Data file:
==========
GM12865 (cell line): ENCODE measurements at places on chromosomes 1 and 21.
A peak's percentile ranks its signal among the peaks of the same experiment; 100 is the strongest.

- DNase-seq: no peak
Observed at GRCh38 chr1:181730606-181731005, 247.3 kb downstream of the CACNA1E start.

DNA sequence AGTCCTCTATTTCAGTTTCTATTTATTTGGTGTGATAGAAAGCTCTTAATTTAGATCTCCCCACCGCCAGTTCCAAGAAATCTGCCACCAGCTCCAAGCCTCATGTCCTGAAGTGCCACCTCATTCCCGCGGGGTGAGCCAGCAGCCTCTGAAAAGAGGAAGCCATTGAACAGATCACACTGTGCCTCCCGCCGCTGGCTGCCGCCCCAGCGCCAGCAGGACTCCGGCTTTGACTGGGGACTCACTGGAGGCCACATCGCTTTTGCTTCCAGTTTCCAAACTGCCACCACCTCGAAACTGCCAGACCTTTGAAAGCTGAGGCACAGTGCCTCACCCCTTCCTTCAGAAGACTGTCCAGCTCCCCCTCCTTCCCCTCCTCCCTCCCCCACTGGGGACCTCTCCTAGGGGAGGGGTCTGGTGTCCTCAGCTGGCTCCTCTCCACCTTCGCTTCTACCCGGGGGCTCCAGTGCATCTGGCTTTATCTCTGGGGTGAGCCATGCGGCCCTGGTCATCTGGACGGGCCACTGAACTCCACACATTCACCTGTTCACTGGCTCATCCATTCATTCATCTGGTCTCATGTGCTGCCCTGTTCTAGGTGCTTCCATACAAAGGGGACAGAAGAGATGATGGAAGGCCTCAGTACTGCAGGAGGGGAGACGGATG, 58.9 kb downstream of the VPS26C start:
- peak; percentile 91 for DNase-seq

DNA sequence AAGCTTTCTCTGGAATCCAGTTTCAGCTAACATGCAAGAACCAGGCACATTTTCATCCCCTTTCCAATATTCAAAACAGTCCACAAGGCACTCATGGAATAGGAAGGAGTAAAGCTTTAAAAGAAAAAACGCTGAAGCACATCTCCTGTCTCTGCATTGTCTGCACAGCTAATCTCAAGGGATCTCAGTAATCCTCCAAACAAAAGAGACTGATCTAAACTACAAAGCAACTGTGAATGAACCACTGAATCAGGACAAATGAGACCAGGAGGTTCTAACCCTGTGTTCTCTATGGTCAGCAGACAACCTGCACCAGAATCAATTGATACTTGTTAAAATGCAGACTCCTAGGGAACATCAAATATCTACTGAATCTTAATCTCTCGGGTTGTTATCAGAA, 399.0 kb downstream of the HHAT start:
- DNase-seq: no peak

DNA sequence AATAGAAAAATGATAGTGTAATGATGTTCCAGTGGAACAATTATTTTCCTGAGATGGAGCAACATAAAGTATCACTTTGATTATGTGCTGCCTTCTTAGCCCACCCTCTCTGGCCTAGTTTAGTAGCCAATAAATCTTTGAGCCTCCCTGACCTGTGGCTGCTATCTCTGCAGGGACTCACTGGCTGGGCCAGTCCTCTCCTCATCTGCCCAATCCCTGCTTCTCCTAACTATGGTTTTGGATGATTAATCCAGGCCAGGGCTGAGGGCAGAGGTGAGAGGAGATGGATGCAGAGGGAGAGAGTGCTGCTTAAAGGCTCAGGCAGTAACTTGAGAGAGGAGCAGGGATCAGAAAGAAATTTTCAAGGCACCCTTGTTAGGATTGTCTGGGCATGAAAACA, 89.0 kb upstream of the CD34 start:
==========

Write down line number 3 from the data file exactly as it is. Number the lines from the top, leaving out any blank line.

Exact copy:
- DNase-seq: no peak